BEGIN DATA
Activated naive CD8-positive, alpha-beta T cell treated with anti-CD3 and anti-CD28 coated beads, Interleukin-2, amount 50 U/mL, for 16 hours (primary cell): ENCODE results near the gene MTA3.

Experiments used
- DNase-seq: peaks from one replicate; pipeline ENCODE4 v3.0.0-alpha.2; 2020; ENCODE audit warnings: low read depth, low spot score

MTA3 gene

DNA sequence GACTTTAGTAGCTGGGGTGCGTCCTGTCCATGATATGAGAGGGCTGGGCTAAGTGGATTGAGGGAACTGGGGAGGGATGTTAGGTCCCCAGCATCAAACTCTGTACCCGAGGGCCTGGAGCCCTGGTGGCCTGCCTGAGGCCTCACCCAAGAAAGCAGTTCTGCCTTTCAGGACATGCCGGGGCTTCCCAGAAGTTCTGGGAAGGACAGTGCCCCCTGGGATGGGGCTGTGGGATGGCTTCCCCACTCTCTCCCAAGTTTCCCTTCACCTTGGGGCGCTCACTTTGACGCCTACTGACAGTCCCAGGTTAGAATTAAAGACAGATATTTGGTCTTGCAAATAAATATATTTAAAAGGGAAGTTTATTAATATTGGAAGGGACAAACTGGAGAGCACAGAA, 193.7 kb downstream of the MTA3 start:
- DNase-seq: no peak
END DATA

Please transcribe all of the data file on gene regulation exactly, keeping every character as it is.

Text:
Activated naive CD8-positive, alpha-beta T cell treated with anti-CD3 and anti-CD28 coated beads, Interleukin-2, amount 50 U/mL, for 16 hours (primary cell): ENCODE results near the gene MTA3.

Experiments used
- DNase-seq: peaks from one replicate; pipeline ENCODE4 v3.0.0-alpha.2; 2020; ENCODE audit warnings: low read depth, low spot score

MTA3 gene

DNA sequence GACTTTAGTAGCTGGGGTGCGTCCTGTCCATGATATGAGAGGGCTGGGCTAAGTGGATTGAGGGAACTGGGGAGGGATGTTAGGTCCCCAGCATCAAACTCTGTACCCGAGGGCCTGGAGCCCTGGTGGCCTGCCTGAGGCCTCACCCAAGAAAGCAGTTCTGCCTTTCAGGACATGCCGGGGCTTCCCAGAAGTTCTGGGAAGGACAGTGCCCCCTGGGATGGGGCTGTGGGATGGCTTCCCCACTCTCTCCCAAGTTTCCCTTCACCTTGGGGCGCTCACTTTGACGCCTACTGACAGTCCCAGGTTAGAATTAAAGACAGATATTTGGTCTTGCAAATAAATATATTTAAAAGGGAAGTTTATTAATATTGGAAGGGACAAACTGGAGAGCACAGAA, 193.7 kb downstream of the MTA3 start:
- DNase-seq: no peak